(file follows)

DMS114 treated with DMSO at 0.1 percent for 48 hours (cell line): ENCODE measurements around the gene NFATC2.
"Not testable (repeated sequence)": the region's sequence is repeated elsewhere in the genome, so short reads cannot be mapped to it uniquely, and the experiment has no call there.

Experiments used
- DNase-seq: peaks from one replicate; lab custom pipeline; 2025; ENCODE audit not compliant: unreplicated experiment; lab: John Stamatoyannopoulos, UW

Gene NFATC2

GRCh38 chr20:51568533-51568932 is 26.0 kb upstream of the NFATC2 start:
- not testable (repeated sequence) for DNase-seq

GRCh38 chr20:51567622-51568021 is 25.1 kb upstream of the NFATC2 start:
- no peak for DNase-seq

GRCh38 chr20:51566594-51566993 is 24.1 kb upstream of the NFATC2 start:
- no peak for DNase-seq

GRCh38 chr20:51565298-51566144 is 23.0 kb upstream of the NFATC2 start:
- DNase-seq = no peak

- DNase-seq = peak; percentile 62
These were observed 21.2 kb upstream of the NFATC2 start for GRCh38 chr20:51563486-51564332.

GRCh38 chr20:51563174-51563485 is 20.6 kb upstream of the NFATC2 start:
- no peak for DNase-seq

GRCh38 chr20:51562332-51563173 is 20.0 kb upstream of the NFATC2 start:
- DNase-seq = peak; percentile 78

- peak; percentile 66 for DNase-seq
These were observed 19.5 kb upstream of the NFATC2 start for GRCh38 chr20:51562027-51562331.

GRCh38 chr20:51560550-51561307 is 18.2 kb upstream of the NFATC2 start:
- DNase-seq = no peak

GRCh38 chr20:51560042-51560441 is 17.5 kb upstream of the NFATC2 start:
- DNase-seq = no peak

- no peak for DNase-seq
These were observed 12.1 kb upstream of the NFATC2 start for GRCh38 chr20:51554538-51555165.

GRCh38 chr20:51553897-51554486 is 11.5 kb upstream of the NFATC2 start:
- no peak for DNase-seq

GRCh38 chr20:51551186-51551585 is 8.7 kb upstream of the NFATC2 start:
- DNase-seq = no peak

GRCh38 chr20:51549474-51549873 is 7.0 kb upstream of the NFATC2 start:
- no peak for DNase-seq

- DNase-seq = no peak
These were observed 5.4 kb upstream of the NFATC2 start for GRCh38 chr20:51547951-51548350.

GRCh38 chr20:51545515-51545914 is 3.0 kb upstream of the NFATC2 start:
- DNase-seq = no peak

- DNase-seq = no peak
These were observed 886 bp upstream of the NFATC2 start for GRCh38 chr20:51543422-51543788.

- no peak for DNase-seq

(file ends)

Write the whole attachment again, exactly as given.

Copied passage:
DMS114 treated with DMSO at 0.1 percent for 48 hours (cell line): ENCODE measurements around the gene NFATC2.
"Not testable (repeated sequence)": the region's sequence is repeated elsewhere in the genome, so short reads cannot be mapped to it uniquely, and the experiment has no call there.

Experiments used
- DNase-seq: peaks from one replicate; lab custom pipeline; 2025; ENCODE audit not compliant: unreplicated experiment; lab: John Stamatoyannopoulos, UW

Gene NFATC2

GRCh38 chr20:51568533-51568932 is 26.0 kb upstream of the NFATC2 start:
- not testable (repeated sequence) for DNase-seq

GRCh38 chr20:51567622-51568021 is 25.1 kb upstream of the NFATC2 start:
- no peak for DNase-seq

GRCh38 chr20:51566594-51566993 is 24.1 kb upstream of the NFATC2 start:
- no peak for DNase-seq

GRCh38 chr20:51565298-51566144 is 23.0 kb upstream of the NFATC2 start:
- DNase-seq = no peak

- DNase-seq = peak; percentile 62
These were observed 21.2 kb upstream of the NFATC2 start for GRCh38 chr20:51563486-51564332.

GRCh38 chr20:51563174-51563485 is 20.6 kb upstream of the NFATC2 start:
- no peak for DNase-seq

GRCh38 chr20:51562332-51563173 is 20.0 kb upstream of the NFATC2 start:
- DNase-seq = peak; percentile 78

- peak; percentile 66 for DNase-seq
These were observed 19.5 kb upstream of the NFATC2 start for GRCh38 chr20:51562027-51562331.

GRCh38 chr20:51560550-51561307 is 18.2 kb upstream of the NFATC2 start:
- DNase-seq = no peak

GRCh38 chr20:51560042-51560441 is 17.5 kb upstream of the NFATC2 start:
- DNase-seq = no peak

- no peak for DNase-seq
These were observed 12.1 kb upstream of the NFATC2 start for GRCh38 chr20:51554538-51555165.

GRCh38 chr20:51553897-51554486 is 11.5 kb upstream of the NFATC2 start:
- no peak for DNase-seq

GRCh38 chr20:51551186-51551585 is 8.7 kb upstream of the NFATC2 start:
- DNase-seq = no peak

GRCh38 chr20:51549474-51549873 is 7.0 kb upstream of the NFATC2 start:
- no peak for DNase-seq

- DNase-seq = no peak
These were observed 5.4 kb upstream of the NFATC2 start for GRCh38 chr20:51547951-51548350.

GRCh38 chr20:51545515-51545914 is 3.0 kb upstream of the NFATC2 start:
- DNase-seq = no peak

- DNase-seq = no peak
These were observed 886 bp upstream of the NFATC2 start for GRCh38 chr20:51543422-51543788.

- no peak for DNase-seq